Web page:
The Juventus talent seemed destined to be pulled out as his natural substitute Domenico Berardi continued to warm up. Roberto Mancini had the right intuition in leaving him on the pitch and, when it was time to make the change, he rather pulled out an inconsistent Ciro Immobile.

Still, despite the lead, the Italians continued to play with fire, conceding too much to a Spanish side that desperately missed some good finisher. Oyarzabal was picked past the Italian defense by Koke but failed to head the ball home from point-blank range and one could not but wonder what would have happened if David Villa or Diego Costa were there.

With the match entering its last quarter, both coaches reshuffled their cards. Luis Enrique’s moves were rightfully aimed at enhancing his offensive options, with Alvaro Morata and Gerard Moreno replacing Ferran Torres and Oyarzabal. Roberto Mancini sent in Atalanta men Matteo Pessina and Rafael Toloi for Marco Verratti and Emerson.  

Spain’s methodical ball possession turned into a passionate yet disorganized assault. This left more room to the Azzurri, who made themselves dangerous twice with Berardi – though the Sassuolo man was denied by Unai Simon in both occasions.

But right when Italy seemed to have turn the tides in their favor, Spain punished them with a fast-paced, one-touch exchange between Dani Olmo and Morata, with the Juventus striker piercing Donnarumma to give the Furia Roja their well-deserved equalizer. It was redeem time for Alvaro Morata, whose performances at Euro 2020 had not been exactly the best so far.

As the battle headed towards extra time, Roberto Mancini sent in Andrea Belotti to rebalance his front line with a center forward, and added fresh forces to the midfield with Manuel Locatelli in Barella’s place.

Spain continued to push like a team that was not coming from two extra time battles in a row. On 98 minutes, Dani Olmo whipped a free kick in the middle of the box, but Donnarumma was quick to parry Di Lorenzo’s deflection that was threatening his own goal. Then, the former Milan goalie had to punch away a Gerard Moreno cross, anticipating Morata’s header by a split second. Italy were to the ropes and the first extra time break came as a relief to Mancini’s boys. 

With 15 minutes to go, the Azzurri coach made his last move by replacing Chiesa with Federico Bernardeschi. An offside call rightly chalked off Domenico Berardi’s goal and that was the last emotion before the penalty shootout roulette as neither team had any fuel left in the tank.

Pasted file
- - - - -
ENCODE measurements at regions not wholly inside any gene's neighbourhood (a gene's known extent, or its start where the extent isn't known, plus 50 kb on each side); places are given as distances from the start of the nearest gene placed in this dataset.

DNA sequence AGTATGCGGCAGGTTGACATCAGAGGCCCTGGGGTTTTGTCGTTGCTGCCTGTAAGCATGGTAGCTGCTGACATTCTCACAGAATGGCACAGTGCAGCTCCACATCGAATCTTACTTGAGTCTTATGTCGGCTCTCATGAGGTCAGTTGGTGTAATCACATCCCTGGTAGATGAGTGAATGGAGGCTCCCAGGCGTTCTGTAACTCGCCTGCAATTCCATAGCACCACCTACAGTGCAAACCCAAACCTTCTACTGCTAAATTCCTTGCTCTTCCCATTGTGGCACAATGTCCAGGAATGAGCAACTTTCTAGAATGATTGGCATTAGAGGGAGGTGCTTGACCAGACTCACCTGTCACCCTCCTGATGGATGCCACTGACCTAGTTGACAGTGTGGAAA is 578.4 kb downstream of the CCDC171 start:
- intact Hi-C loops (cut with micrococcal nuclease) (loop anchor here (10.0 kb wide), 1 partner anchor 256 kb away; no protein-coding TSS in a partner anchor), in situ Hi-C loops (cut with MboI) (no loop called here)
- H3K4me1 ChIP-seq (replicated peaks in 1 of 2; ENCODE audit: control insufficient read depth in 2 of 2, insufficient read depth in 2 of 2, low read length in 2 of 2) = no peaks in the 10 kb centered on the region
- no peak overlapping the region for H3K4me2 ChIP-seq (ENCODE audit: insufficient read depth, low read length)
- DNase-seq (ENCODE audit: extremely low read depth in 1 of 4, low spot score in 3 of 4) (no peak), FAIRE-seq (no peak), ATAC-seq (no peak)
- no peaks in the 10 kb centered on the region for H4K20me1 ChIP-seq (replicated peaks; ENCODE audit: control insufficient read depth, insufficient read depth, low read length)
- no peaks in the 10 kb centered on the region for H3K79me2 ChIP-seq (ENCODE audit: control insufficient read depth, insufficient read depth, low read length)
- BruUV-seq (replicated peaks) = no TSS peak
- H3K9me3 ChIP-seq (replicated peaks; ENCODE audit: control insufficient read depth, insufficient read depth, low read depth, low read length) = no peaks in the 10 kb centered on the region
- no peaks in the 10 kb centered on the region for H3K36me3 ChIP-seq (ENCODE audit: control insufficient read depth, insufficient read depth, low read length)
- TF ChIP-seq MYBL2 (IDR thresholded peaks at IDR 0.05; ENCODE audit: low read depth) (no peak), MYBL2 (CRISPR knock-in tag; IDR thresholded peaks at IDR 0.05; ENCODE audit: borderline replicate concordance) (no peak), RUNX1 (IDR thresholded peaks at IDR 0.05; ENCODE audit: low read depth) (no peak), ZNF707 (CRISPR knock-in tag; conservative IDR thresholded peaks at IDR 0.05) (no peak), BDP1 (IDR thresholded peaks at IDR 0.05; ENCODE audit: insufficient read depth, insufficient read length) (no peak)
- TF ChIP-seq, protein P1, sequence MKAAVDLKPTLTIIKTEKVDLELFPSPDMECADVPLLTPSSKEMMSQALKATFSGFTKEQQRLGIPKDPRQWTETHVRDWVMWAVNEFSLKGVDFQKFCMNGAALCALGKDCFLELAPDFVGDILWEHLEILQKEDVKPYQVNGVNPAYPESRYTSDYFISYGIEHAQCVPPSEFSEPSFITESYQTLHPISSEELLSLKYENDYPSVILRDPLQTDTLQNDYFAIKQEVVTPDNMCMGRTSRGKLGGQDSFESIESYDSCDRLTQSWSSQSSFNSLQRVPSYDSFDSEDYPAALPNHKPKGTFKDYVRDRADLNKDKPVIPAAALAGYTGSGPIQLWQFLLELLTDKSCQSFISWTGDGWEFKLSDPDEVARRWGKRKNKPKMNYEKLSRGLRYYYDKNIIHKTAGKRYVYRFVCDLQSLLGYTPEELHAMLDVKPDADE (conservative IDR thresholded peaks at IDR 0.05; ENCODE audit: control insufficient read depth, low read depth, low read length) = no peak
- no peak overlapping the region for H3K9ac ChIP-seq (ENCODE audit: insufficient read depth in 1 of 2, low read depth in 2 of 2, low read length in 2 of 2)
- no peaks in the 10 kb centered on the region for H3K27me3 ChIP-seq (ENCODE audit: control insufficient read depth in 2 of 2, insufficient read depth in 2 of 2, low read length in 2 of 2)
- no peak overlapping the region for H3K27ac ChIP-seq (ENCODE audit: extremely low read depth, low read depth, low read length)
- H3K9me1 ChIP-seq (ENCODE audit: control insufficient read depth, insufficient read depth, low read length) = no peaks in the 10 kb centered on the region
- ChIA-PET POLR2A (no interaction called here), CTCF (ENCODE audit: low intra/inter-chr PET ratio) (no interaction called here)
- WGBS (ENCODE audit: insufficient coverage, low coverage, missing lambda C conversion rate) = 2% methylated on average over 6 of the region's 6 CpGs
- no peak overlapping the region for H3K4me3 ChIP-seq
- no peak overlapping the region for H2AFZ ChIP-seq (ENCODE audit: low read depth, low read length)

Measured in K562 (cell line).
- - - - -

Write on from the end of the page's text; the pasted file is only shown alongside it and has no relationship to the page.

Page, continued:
It all came down to nerves in the end. Veteran backup goalkeeper Salvatore Sirigu briefed Gianluigi Donnarumma and was seen telling him something like “it all depends on your mind.” The keeper did his part, saving Alvaro Morata’s fourth penalty in the sequence that broke the balance after one mistake and two goals for each side.

At that point, it was child’s play for penalty specialist Jorginho to bury the spot and take the Azzurri to the Final. For what seen so far in the Euro, the Azzurri surely deserve a ticket to the Grand Finale but Luis Enrique’s Spain did give them a run for their money. As usual. 



July 6, 2021 – European Championship 2020 Semi Finals
ITALY-SPAIN 1-1 after extra times, 4-2 on penalties

SCORERS: 59′ Chiesa (I), 79′ Morata (S)

PENALTY SEQUENCE: Locatelli (I) saved, Dani Olmo (S) out, Belotti (I) goal, Gerard Moreno (S) goal, Bonucci (I) goal, Thiago Alcantara (S) goal, Bernardeschi (I) goal, Morata (S) saved, Jorginho (I) goal  

ITALY (4-3-3): Donnarumma; Di Lorenzo, Bonucci, Chiellini, Emerson (72′ Toloi); Barella (84′ Locatelli), Jorginho, Verratti (72′ Pessina); Chiesa (106′ Bernardeschi), Immobile (62′ Berardi), Insigne (84′ Belotti) (Sirigu, Meret, Acerbi, Florenzi, Bastoni, Cristante) Coach: Mancini
SPAIN (4-3-3): Unai Simon; Azpilicueta (84′ M. Llorente), Eric Garcia (108′ Pau Torres), Laporte, Jordi Alba; Koke (70′ Rodri), Busquets (106′ Thiago Alcantara), Pedri; Dani Olmo, Oyarzabal (69′ Gerard Moreno), Ferran Torres (62′ Morata) (De Gea, Sanchez, Gaya, D. Llorente, Fabian Ruiz, Traoré) Coach: Luis Enrique

REFEREE: Brych (Germany)
NOTES: Yellow Cards: Toloi, Bonucci (I), Busquets (S); Added Time: 1st Half 0′, 2nd Half 3′, Extra Time 1st Half 0′, Extra Time 2nd Half 0′